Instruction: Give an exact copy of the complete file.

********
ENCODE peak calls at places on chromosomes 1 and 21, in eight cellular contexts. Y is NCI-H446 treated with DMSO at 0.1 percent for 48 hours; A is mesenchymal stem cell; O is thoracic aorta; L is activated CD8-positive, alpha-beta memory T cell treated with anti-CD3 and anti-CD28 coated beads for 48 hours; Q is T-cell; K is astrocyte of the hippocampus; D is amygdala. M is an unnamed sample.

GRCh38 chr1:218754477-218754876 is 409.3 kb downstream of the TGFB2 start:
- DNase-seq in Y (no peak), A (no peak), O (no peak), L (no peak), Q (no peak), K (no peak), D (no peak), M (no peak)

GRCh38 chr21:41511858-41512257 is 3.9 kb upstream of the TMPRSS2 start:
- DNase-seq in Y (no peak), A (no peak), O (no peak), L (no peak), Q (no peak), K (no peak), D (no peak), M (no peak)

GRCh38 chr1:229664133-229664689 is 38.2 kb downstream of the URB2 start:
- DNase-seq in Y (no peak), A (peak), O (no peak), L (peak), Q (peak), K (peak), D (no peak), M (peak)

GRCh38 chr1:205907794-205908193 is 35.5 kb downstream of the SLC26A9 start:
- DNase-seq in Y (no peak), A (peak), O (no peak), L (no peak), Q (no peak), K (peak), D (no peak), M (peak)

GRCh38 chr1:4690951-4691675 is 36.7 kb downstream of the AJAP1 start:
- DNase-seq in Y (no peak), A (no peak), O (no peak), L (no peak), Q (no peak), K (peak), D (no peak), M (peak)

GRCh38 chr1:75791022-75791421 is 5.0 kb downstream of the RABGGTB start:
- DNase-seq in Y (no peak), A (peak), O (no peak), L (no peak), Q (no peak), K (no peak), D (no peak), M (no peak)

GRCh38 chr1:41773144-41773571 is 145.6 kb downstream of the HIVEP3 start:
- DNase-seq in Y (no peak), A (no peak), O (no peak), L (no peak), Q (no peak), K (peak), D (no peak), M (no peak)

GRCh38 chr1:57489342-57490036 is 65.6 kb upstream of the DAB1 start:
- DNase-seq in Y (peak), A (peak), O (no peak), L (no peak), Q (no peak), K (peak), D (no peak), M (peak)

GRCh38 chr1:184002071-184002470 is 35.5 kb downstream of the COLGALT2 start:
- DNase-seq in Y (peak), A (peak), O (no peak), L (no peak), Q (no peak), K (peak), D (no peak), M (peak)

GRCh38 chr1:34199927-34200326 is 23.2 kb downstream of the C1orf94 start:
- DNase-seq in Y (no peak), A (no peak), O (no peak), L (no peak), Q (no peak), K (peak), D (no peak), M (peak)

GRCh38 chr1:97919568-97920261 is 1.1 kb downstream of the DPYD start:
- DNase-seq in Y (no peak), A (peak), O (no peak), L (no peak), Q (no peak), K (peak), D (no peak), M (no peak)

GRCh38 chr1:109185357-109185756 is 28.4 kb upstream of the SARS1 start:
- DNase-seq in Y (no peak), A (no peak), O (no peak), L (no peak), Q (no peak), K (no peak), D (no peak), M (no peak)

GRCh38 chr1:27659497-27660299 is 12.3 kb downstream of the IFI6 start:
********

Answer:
ENCODE peak calls at places on chromosomes 1 and 21, in eight cellular contexts. Y is NCI-H446 treated with DMSO at 0.1 percent for 48 hours; A is mesenchymal stem cell; O is thoracic aorta; L is activated CD8-positive, alpha-beta memory T cell treated with anti-CD3 and anti-CD28 coated beads for 48 hours; Q is T-cell; K is astrocyte of the hippocampus; D is amygdala. M is an unnamed sample.

GRCh38 chr1:218754477-218754876 is 409.3 kb downstream of the TGFB2 start:
- DNase-seq in Y (no peak), A (no peak), O (no peak), L (no peak), Q (no peak), K (no peak), D (no peak), M (no peak)

GRCh38 chr21:41511858-41512257 is 3.9 kb upstream of the TMPRSS2 start:
- DNase-seq in Y (no peak), A (no peak), O (no peak), L (no peak), Q (no peak), K (no peak), D (no peak), M (no peak)

GRCh38 chr1:229664133-229664689 is 38.2 kb downstream of the URB2 start:
- DNase-seq in Y (no peak), A (peak), O (no peak), L (peak), Q (peak), K (peak), D (no peak), M (peak)

GRCh38 chr1:205907794-205908193 is 35.5 kb downstream of the SLC26A9 start:
- DNase-seq in Y (no peak), A (peak), O (no peak), L (no peak), Q (no peak), K (peak), D (no peak), M (peak)

GRCh38 chr1:4690951-4691675 is 36.7 kb downstream of the AJAP1 start:
- DNase-seq in Y (no peak), A (no peak), O (no peak), L (no peak), Q (no peak), K (peak), D (no peak), M (peak)

GRCh38 chr1:75791022-75791421 is 5.0 kb downstream of the RABGGTB start:
- DNase-seq in Y (no peak), A (peak), O (no peak), L (no peak), Q (no peak), K (no peak), D (no peak), M (no peak)

GRCh38 chr1:41773144-41773571 is 145.6 kb downstream of the HIVEP3 start:
- DNase-seq in Y (no peak), A (no peak), O (no peak), L (no peak), Q (no peak), K (peak), D (no peak), M (no peak)

GRCh38 chr1:57489342-57490036 is 65.6 kb upstream of the DAB1 start:
- DNase-seq in Y (peak), A (peak), O (no peak), L (no peak), Q (no peak), K (peak), D (no peak), M (peak)

GRCh38 chr1:184002071-184002470 is 35.5 kb downstream of the COLGALT2 start:
- DNase-seq in Y (peak), A (peak), O (no peak), L (no peak), Q (no peak), K (peak), D (no peak), M (peak)

GRCh38 chr1:34199927-34200326 is 23.2 kb downstream of the C1orf94 start:
- DNase-seq in Y (no peak), A (no peak), O (no peak), L (no peak), Q (no peak), K (peak), D (no peak), M (peak)

GRCh38 chr1:97919568-97920261 is 1.1 kb downstream of the DPYD start:
- DNase-seq in Y (no peak), A (peak), O (no peak), L (no peak), Q (no peak), K (peak), D (no peak), M (no peak)

GRCh38 chr1:109185357-109185756 is 28.4 kb upstream of the SARS1 start:
- DNase-seq in Y (no peak), A (no peak), O (no peak), L (no peak), Q (no peak), K (no peak), D (no peak), M (no peak)

GRCh38 chr1:27659497-27660299 is 12.3 kb downstream of the IFI6 start: